But if you’re just asking because you want to know, maybe think about the fact that if you’re asking this person, you’re probably the 80th person to do so, and if you’re asking just because you want to know or to make small talk, re-evaluate your priorities and your choice of small talk. Because if you’re making proper conversation, this shouldn’t even need to come up at all.


Aristotle Eliopolis


English and communications


  1. While I too find myself at a loss when asked this question, I don’t find it quite this irritating. Announcing what I intend to do can be a good way to get advice (which some may find annoying, and I find mostly useful), but it also forces you to consider your options and choices once more. Or just tell them you intend to join the circus; that tends to shut people up.

    • You’re right! While writing this piece, I understood the curiosity of this question and how it can be helpful to talk to people about the education you’ve invested in and what you plan to do afterwards. To be fair, I don’t think this is something that will change, or I want to change, despite how annoying the question is and despite how annoyed my tone made me appear in my writing.

      I just think that after working in career education for close to 3 years in the university, I understand how unpredictable career paths can be. While planning ahead is crucial and very very good, I think my frustration comes from – in my experience – the asker of the question always wanting to get you to answer the question with a ‘full picture’ in mind. It’s a lot of pressure to not only have to say that you’re going to grad school, something that can take sometimes another 4 years, and then having to answer what you’re going to do after that as well. This question usually comes in a form of “and after that?” While grad school, like a bachelor’s degree, gives you some scope of what you will do after you graduate, the whole schooling aspect means you’re not done learning — about your level of scholarly interests, or about yourself.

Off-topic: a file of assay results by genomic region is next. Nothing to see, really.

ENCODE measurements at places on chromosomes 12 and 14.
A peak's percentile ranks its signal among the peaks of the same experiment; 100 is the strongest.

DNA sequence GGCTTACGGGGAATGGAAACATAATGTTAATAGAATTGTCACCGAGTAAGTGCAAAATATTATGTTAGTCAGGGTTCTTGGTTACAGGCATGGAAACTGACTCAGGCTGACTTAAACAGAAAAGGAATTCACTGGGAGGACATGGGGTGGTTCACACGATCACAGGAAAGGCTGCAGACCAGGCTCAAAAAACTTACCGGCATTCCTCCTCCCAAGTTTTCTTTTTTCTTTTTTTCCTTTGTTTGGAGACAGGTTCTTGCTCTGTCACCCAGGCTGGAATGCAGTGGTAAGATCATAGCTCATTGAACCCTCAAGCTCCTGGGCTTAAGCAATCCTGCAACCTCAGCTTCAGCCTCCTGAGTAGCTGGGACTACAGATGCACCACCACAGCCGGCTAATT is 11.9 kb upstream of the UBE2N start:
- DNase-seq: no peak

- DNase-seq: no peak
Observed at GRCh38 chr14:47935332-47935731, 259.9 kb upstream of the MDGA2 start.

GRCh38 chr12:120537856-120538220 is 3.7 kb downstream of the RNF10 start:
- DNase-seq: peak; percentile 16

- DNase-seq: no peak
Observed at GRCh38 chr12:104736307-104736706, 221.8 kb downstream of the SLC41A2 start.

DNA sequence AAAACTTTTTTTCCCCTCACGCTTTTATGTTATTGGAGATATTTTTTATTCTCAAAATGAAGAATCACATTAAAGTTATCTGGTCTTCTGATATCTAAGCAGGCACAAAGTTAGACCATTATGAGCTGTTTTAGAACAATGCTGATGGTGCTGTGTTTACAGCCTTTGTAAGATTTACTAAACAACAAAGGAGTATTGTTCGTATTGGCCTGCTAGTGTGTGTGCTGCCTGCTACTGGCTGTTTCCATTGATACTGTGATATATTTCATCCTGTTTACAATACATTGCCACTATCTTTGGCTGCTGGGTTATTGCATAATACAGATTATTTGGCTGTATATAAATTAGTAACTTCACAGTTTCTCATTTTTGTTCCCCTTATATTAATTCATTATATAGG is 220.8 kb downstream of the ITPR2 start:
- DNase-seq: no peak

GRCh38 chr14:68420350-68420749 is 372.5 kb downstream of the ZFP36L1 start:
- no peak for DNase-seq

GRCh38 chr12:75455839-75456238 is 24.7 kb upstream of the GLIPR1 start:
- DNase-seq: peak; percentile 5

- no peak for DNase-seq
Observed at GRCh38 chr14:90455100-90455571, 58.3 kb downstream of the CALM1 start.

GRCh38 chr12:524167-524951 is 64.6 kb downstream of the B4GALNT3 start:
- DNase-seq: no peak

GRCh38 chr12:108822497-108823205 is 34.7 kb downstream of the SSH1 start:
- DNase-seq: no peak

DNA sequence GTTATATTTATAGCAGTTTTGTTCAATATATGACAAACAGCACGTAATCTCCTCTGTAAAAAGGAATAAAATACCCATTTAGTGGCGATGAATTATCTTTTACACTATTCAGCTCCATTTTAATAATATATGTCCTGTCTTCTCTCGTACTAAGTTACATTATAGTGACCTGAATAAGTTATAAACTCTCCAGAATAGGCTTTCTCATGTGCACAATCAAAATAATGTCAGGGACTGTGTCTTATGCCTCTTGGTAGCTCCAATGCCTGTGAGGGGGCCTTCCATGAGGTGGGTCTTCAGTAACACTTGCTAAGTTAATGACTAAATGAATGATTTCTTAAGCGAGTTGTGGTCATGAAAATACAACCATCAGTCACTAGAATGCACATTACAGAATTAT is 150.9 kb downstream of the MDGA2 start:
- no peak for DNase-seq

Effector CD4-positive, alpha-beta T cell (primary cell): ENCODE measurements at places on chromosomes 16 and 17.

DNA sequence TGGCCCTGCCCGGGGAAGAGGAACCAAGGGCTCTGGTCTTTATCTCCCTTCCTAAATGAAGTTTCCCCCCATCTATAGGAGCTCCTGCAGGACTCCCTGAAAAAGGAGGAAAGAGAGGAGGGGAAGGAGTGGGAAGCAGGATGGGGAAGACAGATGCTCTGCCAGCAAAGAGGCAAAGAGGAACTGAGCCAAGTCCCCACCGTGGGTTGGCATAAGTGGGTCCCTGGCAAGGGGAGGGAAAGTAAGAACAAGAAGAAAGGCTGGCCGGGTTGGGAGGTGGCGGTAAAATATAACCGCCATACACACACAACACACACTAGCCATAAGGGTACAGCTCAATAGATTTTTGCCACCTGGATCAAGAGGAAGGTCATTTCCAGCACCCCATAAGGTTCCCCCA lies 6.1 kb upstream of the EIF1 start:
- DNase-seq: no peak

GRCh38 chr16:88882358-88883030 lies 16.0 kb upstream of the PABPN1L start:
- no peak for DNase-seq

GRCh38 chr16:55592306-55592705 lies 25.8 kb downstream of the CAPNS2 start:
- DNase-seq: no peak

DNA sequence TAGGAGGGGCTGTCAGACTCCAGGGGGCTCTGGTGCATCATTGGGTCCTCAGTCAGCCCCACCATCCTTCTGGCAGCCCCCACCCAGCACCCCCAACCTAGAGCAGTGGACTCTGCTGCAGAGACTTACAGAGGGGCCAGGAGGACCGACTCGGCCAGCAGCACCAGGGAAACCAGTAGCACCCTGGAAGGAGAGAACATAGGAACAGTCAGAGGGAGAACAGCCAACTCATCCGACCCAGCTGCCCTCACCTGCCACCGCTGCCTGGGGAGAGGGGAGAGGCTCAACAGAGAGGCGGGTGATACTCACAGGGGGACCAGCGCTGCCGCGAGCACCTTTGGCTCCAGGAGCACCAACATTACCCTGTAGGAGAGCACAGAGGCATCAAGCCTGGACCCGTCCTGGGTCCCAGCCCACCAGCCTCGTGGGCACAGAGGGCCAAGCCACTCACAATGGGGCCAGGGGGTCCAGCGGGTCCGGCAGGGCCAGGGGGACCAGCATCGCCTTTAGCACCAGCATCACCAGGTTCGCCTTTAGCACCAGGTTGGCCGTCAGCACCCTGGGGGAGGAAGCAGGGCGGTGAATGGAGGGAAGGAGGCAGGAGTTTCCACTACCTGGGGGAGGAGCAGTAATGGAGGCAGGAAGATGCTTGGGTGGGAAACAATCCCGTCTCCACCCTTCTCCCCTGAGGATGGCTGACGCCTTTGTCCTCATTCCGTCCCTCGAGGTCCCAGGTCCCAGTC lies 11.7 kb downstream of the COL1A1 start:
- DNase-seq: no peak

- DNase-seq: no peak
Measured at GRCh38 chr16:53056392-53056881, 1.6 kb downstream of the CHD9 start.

I think overall the message that I wanted people to get is to just relax a bit when it comes to their future and to asking about other people’s futures. We ask this of children, teenagers, adults and even people who are CFOs of companies. It’s just human nature to always want to move on even when or before we could be at the top. While that can be a desirable quality, this piece came from someone who has barely a month and half left before he’s done classes and, like a lot of new graduates, is embarking on something completely different from undergrad, even though they might not know what that is yet. I just don’t think my level of urgency to be that above mentioned CFO is matching to others and I think I just want to have a level of respect and still feel dignified when I don’t know what I want to do for the next 40 years of my life, and I tell people that, because that’s my 40 years, and I want to make sure I’m enjoying them to the fullest, no matter what I’m doing.



      • Also, I’m glad that some people can get away with avoiding the question by saying things like clown college and other jovial responses. My go-to excuse is I’m telling people I’m going to become a beautiful gypsy and marry a hunchback who lives in a bell tower and the amount of eye rolls I get! It’s like their eyes are so disgusted by my response, they’re trying to roll around and eject out of the person’s body by tunnelling down the optic nerve and shooting out of their mouths. Boing!